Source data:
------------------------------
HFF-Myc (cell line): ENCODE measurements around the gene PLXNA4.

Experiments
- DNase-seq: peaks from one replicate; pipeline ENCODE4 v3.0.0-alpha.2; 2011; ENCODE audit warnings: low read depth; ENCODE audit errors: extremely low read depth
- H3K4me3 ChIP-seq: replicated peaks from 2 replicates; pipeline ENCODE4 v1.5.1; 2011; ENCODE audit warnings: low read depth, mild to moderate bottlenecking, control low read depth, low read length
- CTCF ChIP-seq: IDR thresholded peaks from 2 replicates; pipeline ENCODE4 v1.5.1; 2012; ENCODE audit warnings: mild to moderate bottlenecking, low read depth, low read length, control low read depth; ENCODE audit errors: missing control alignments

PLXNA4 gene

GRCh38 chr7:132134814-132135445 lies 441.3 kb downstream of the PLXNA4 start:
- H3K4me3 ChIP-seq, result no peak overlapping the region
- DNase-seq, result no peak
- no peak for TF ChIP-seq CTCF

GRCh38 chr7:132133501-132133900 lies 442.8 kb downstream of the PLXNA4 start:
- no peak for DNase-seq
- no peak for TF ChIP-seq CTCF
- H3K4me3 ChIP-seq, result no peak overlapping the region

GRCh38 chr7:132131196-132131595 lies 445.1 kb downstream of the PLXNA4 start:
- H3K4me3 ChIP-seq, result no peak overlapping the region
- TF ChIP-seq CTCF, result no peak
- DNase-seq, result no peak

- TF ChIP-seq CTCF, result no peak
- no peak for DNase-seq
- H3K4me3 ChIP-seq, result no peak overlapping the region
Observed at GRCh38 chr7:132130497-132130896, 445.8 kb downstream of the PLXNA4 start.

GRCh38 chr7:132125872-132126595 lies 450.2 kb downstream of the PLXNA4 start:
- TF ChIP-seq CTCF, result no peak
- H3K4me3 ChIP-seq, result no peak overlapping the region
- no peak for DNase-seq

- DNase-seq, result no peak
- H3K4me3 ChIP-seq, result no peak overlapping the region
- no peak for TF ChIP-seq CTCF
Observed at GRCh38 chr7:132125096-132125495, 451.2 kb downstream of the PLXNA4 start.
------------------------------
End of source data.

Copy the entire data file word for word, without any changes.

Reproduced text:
HFF-Myc (cell line): ENCODE measurements around the gene PLXNA4.

Experiments
- DNase-seq: peaks from one replicate; pipeline ENCODE4 v3.0.0-alpha.2; 2011; ENCODE audit warnings: low read depth; ENCODE audit errors: extremely low read depth
- H3K4me3 ChIP-seq: replicated peaks from 2 replicates; pipeline ENCODE4 v1.5.1; 2011; ENCODE audit warnings: low read depth, mild to moderate bottlenecking, control low read depth, low read length
- CTCF ChIP-seq: IDR thresholded peaks from 2 replicates; pipeline ENCODE4 v1.5.1; 2012; ENCODE audit warnings: mild to moderate bottlenecking, low read depth, low read length, control low read depth; ENCODE audit errors: missing control alignments

PLXNA4 gene

GRCh38 chr7:132134814-132135445 lies 441.3 kb downstream of the PLXNA4 start:
- H3K4me3 ChIP-seq, result no peak overlapping the region
- DNase-seq, result no peak
- no peak for TF ChIP-seq CTCF

GRCh38 chr7:132133501-132133900 lies 442.8 kb downstream of the PLXNA4 start:
- no peak for DNase-seq
- no peak for TF ChIP-seq CTCF
- H3K4me3 ChIP-seq, result no peak overlapping the region

GRCh38 chr7:132131196-132131595 lies 445.1 kb downstream of the PLXNA4 start:
- H3K4me3 ChIP-seq, result no peak overlapping the region
- TF ChIP-seq CTCF, result no peak
- DNase-seq, result no peak

- TF ChIP-seq CTCF, result no peak
- no peak for DNase-seq
- H3K4me3 ChIP-seq, result no peak overlapping the region
Observed at GRCh38 chr7:132130497-132130896, 445.8 kb downstream of the PLXNA4 start.

GRCh38 chr7:132125872-132126595 lies 450.2 kb downstream of the PLXNA4 start:
- TF ChIP-seq CTCF, result no peak
- H3K4me3 ChIP-seq, result no peak overlapping the region
- no peak for DNase-seq

- DNase-seq, result no peak
- H3K4me3 ChIP-seq, result no peak overlapping the region
- no peak for TF ChIP-seq CTCF
Observed at GRCh38 chr7:132125096-132125495, 451.2 kb downstream of the PLXNA4 start.